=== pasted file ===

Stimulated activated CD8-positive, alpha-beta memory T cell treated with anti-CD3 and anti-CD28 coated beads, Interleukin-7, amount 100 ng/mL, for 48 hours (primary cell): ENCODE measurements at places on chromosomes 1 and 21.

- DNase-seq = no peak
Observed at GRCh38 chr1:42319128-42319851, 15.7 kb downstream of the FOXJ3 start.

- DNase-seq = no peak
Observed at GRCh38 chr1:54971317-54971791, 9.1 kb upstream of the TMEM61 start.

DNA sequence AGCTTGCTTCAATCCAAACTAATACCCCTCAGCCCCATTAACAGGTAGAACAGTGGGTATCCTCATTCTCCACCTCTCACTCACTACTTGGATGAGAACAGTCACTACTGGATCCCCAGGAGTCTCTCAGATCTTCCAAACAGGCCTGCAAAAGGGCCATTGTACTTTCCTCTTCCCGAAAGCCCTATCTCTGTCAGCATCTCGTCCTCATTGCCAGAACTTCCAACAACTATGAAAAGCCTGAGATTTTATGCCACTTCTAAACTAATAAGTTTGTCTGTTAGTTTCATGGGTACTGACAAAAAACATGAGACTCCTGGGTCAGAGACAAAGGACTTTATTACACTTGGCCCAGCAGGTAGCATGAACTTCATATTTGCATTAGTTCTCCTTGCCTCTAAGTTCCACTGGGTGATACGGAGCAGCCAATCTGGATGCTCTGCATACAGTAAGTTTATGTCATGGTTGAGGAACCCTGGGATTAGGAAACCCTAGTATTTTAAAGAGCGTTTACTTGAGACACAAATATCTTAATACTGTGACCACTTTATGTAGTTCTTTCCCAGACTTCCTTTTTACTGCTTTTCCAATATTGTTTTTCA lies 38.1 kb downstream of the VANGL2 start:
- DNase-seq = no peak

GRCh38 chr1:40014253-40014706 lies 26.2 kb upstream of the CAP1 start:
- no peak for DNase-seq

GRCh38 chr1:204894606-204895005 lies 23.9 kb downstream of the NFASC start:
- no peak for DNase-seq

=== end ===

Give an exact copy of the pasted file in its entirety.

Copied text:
Stimulated activated CD8-positive, alpha-beta memory T cell treated with anti-CD3 and anti-CD28 coated beads, Interleukin-7, amount 100 ng/mL, for 48 hours (primary cell): ENCODE measurements at places on chromosomes 1 and 21.

- DNase-seq = no peak
Observed at GRCh38 chr1:42319128-42319851, 15.7 kb downstream of the FOXJ3 start.

- DNase-seq = no peak
Observed at GRCh38 chr1:54971317-54971791, 9.1 kb upstream of the TMEM61 start.

DNA sequence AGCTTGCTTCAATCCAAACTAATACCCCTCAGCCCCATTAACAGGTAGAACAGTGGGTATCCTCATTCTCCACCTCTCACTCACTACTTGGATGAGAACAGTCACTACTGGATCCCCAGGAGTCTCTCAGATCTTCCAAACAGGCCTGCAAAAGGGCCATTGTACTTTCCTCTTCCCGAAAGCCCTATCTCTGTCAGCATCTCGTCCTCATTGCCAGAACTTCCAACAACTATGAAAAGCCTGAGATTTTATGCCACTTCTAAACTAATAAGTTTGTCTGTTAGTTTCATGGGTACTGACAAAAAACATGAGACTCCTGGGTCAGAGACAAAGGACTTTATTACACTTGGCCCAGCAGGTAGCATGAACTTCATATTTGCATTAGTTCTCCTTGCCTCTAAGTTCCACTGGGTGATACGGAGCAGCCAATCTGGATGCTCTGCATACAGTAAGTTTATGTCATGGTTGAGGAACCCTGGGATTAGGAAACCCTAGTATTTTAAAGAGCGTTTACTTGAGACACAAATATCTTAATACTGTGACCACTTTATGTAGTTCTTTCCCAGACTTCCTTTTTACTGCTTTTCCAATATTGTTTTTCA lies 38.1 kb downstream of the VANGL2 start:
- DNase-seq = no peak

GRCh38 chr1:40014253-40014706 lies 26.2 kb upstream of the CAP1 start:
- no peak for DNase-seq

GRCh38 chr1:204894606-204895005 lies 23.9 kb downstream of the NFASC start:
- no peak for DNase-seq